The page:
The brave new world of texting and of personal emails has led to the common practice of including emoticons or "smileys" into communiqués ( :) :( and the like), as well as abbreviations like "C U L8r" and "TTFN" ("Ta-ta for now"). These may be cute and win points with underage nieces and nephews, but are not appropriate for email marketing. Unless your company specializes in selling something inherently cute, like cupcakes or dolls, keep the emoticons to a strict minimum, and forget the abbreviations altogether.
Who Are You and Why Are You Emailing Me?
Unless sending a transactional email such as thanking a customer for their order or sending a receipt, it is important to make sure that the recipient has asked to be placed on your email list. If your website requires registration, include a checkbox for registrants to indicate that they would like to receive special offers, newsletters, and so on from your company. Otherwise, your email may well be considered junk mail (spam) to them and their computer may even automatically classify your message as such, resulting in the recipient never even opening it.
Even if you are sure that the recipient has asked to be included, it is not a bad idea to note his or her request in your email, at least the first time. "You indicated that you would like to receive our latest news..." can be an effective opening line, or can be part of the disclaimer at the bottom of the message (see below). This aspect should also serve as a means of reminding someone who may not yet be a regular customer of who your company is and why you are contacting them; after all, some potential customers may be registering at dozens of websites a week.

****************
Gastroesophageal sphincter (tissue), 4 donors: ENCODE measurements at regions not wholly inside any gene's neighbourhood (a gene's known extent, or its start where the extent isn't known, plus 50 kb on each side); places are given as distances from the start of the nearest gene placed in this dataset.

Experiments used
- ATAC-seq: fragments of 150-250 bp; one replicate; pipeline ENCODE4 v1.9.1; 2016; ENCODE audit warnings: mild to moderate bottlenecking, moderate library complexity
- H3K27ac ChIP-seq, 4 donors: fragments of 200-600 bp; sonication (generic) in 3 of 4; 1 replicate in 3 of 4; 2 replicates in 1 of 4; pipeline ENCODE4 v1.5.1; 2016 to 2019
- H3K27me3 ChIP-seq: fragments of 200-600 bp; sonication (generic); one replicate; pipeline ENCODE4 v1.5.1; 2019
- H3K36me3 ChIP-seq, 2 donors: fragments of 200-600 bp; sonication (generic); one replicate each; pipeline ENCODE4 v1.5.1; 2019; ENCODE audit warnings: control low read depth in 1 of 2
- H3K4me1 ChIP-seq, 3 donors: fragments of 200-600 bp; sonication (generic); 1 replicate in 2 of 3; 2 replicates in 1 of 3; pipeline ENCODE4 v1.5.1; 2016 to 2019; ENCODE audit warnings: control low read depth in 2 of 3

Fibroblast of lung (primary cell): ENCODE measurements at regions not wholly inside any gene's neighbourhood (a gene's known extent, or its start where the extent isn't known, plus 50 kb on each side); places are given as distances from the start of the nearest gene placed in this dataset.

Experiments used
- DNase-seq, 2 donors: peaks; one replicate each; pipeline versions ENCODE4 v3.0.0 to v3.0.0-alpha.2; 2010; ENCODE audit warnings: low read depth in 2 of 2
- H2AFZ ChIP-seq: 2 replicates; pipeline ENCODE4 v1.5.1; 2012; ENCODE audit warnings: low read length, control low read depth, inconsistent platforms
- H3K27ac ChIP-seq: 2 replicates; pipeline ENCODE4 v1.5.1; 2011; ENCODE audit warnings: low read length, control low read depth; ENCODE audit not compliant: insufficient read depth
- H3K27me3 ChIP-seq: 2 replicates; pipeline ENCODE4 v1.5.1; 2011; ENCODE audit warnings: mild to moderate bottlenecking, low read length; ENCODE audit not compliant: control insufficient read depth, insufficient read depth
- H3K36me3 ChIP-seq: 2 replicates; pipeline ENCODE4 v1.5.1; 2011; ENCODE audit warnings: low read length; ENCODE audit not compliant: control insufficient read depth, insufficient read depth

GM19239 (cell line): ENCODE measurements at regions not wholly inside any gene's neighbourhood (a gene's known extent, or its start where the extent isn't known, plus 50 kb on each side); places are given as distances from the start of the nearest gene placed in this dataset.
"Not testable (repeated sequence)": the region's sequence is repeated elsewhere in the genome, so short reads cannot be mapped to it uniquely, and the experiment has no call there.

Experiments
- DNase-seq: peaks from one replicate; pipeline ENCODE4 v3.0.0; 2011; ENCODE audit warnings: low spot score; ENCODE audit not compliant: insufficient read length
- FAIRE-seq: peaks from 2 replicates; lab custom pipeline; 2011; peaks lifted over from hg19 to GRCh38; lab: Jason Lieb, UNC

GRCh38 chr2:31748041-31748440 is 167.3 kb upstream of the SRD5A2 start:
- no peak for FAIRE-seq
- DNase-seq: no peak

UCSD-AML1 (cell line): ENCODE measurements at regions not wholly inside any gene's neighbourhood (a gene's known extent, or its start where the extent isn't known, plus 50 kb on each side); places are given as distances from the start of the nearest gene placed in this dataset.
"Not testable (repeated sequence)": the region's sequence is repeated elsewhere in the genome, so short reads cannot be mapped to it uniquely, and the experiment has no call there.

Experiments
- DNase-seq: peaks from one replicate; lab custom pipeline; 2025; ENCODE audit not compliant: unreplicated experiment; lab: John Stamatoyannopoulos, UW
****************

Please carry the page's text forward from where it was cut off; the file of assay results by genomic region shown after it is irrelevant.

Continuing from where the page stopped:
Whatever your email message, try to keep it tight and to the point. Bulking up an email with handfuls of customer testimonies, product ratings, or other information that is not specifically related to the offer at hand is extraneous and time-consuming both to write and, more importantly, to read. For the same reason, links should be used extremely sparingly, especially to third-party sites where there is an article or product review that is germane to your subject. Once a prospect leaves your email and heads to a different website, it can be a real struggle to get them back.
Disclaimers and Disclosures
Disclaimers are also an important component to your email marketing because they not only make clear your responsibilities to the customer, but also serve as a means of legal protection. If you are on an email list from almost any kind of retailer, you are probably aware of the disclaimers that usually appear at the bottom of message.
"In-stock guarantee is not valid at Waldenbooks or Borders Express stores," notes a recent blast email from Borders. "Free shipping applies to standard shipping and handling expenses on Borders Search and Borders.com purchases shipped to a single address within the continental U.S., Alaska, or Hawaii only. Excludes priority shipping, express shipping, and orders shipped to international addresses. Free shipping does not apply to purchases of gift cards and used items offered via Borders Marketplace. Borders reserves the right to change or discontinue the in-stock guarantee at any time without notice."